IHS Markit has released its latest Global Renewables Markets Attractiveness Rankings, based on measures related to investment confidence and ease of development.
Scientists in the U.S. demonstrated a sodium-ion battery with no anode, that retained 99.93% of its initial capacity per cycle. Their design was able to overcome many of the stability issues associated with using ‘pure’ alkali metals in batteries, thanks to carefully minimizing water content in the liquid electrolyte.
The National Renewable Energy Laboratory and UL have joined forces to develop Solar Automated Permit Processing Plus software. NREL has committed to adding new features to SolarAPP+ until March 2023.
Taiwanese module maker URE Corp is planning to link a 150 MW solar plant to a 15 MW/15 MWh storage facility.
German solar association BSW and environmental association Naturschutzbund have published a joint paper that defines criteria that can be used to establish whether a ground-mounted solar plant is able to protect nature and species, as well as to add ecological value to the area it occupies.
The Danish Energy Agency has granted permission, to two power-to-X specialists, for the development of innovative projects without having to comply with the country’s energy legislation. This exemption is part of an upcoming pilot scheme to support new clean energy technologies, including green hydrogen.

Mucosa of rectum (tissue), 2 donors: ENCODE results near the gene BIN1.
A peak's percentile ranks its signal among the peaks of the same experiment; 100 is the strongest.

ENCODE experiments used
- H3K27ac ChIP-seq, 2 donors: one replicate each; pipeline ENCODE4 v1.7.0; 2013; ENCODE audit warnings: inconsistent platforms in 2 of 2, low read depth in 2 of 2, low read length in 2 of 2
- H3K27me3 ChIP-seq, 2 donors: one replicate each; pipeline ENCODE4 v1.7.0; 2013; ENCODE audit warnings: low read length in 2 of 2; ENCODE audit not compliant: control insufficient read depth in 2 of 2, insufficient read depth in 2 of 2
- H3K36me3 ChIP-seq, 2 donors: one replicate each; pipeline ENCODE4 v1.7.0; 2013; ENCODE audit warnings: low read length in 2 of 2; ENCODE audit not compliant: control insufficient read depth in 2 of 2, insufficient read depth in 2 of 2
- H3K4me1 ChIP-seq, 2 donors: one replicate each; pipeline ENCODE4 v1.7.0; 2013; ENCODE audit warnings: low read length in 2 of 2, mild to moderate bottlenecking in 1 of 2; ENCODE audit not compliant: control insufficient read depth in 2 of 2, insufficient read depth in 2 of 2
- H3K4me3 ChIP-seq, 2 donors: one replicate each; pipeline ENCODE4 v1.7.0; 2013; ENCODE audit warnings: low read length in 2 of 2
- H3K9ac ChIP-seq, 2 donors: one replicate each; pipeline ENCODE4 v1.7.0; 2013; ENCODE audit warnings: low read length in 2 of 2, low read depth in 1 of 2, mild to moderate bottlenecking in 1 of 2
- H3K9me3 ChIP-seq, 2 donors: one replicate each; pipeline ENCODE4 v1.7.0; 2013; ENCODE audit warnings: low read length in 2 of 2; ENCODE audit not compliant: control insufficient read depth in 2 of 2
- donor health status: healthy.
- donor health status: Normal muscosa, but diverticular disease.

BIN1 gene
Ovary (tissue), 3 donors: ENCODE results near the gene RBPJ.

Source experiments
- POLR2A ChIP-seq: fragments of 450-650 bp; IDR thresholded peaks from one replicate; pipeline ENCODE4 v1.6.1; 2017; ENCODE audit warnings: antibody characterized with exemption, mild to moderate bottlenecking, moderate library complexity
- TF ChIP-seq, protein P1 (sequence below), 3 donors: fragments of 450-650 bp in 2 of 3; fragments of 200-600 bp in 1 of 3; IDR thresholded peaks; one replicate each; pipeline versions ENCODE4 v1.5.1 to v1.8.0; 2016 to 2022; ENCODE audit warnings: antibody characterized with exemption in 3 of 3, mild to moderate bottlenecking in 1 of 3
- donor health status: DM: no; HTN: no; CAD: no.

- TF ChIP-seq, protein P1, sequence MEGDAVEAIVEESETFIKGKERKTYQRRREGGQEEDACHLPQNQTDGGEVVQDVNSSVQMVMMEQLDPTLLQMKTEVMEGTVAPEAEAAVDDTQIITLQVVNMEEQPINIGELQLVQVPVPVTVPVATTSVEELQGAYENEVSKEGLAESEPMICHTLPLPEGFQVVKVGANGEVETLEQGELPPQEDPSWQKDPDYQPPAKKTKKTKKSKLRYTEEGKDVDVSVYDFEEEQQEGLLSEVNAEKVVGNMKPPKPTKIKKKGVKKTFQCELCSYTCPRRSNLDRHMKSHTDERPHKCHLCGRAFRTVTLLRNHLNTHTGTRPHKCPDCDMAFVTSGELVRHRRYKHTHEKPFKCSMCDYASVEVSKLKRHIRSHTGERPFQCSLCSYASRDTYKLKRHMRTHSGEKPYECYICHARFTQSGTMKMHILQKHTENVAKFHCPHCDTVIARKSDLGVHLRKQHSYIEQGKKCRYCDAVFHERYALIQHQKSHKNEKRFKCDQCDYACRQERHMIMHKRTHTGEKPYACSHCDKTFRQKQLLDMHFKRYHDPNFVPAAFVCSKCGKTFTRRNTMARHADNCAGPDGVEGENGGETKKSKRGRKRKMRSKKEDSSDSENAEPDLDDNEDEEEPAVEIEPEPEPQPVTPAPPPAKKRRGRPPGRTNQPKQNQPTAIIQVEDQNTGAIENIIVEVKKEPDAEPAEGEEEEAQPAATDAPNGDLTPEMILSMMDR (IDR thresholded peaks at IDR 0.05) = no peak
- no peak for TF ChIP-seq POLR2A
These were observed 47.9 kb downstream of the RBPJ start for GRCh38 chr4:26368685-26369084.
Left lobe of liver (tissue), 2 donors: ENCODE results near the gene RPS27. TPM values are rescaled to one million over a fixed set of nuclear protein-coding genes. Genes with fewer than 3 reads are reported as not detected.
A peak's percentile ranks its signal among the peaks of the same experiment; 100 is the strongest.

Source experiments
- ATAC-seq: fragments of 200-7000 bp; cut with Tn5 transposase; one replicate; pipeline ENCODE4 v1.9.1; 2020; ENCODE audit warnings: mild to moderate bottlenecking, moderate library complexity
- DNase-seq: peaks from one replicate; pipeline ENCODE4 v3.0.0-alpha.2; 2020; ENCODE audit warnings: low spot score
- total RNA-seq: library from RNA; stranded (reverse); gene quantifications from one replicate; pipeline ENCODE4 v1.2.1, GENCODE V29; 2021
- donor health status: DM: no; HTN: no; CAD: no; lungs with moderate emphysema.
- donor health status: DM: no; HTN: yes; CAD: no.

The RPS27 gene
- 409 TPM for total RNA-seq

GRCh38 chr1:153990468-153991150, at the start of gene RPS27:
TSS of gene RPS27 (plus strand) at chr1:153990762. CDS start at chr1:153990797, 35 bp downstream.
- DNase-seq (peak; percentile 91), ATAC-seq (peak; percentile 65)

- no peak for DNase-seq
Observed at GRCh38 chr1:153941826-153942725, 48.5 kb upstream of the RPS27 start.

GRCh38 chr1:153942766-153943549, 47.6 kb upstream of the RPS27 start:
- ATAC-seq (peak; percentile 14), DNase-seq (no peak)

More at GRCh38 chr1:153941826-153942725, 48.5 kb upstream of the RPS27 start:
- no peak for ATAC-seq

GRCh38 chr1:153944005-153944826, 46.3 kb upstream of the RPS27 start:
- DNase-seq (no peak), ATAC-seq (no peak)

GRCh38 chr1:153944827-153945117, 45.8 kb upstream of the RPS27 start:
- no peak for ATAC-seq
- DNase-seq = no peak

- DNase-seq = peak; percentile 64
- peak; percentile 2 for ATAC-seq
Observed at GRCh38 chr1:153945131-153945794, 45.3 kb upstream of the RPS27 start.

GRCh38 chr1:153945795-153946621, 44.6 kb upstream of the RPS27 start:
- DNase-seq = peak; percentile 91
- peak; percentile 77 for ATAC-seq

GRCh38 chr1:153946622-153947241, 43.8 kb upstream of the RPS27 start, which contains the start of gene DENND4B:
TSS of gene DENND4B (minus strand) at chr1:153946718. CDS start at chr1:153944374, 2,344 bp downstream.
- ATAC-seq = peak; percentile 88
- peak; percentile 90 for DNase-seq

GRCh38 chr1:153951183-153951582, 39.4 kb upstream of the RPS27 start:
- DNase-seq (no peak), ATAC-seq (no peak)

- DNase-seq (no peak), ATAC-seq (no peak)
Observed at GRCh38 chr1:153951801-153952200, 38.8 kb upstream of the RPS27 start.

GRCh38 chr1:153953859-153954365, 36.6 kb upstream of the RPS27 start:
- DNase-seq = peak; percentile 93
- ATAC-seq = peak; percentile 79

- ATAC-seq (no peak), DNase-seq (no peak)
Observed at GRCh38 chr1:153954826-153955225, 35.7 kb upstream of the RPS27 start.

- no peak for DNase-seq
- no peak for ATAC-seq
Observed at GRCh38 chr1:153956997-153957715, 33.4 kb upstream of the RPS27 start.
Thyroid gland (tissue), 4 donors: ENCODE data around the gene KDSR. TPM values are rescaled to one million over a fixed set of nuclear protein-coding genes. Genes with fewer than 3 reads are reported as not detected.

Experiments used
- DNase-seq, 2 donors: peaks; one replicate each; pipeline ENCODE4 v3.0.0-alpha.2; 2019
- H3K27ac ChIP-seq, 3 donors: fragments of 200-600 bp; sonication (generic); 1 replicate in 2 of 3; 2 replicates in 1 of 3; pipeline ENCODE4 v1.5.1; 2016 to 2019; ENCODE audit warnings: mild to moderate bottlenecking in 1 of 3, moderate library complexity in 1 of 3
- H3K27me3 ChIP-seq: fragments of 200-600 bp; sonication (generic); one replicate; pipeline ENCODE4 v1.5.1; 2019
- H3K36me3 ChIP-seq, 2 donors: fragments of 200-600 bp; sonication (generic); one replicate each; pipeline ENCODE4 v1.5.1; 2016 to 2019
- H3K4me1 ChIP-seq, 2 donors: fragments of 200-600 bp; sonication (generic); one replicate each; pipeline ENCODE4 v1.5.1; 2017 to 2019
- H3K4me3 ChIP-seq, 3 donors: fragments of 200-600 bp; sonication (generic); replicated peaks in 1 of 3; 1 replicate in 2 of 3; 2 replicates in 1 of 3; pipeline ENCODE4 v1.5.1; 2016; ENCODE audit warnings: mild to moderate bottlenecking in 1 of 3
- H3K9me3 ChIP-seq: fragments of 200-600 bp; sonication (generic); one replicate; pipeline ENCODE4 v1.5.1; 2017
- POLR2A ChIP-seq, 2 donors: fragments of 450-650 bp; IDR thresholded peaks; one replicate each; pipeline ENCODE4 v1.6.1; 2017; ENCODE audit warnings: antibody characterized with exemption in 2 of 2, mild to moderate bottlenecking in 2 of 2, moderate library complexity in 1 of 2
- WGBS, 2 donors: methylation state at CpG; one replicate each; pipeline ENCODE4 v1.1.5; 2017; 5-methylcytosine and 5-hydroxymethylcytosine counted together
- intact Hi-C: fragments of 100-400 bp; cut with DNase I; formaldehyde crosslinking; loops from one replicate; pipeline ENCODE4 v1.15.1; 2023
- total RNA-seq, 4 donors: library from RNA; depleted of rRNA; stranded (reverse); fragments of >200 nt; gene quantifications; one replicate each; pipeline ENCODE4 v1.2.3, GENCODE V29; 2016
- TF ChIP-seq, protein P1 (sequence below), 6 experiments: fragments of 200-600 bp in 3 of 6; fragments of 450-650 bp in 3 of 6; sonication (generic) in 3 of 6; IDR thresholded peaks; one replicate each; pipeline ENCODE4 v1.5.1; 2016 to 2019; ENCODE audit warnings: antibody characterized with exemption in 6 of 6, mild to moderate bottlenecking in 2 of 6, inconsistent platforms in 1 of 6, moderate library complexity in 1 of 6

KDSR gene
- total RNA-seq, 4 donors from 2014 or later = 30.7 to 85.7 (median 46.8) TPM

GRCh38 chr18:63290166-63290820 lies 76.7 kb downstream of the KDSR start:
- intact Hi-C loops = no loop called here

The Ingecon Sun String Station reaches 6.4 MW of medium voltage output and is supplied as a “turnkey” solution. It was already installed in solar plants located in Toledo and Huesca.
Lithuanian-owned solar developer Modus Energy International is reportedly seeking €11.5 million from the Ukrainian government after it retroactively reduced feed-in tariff payments from August. Modus claims Kiev breached the Energy Charter Treaty with its reduced-payment legislation.
The “Global PV Installer Monitor 2020/2021” reports shows that nearly two-thirds of French PV installers now integrate storage solutions into their product portfolios. EUPD Research said this is a clear sign that rising electricity prices and demand for electric vehicles are creating new business models.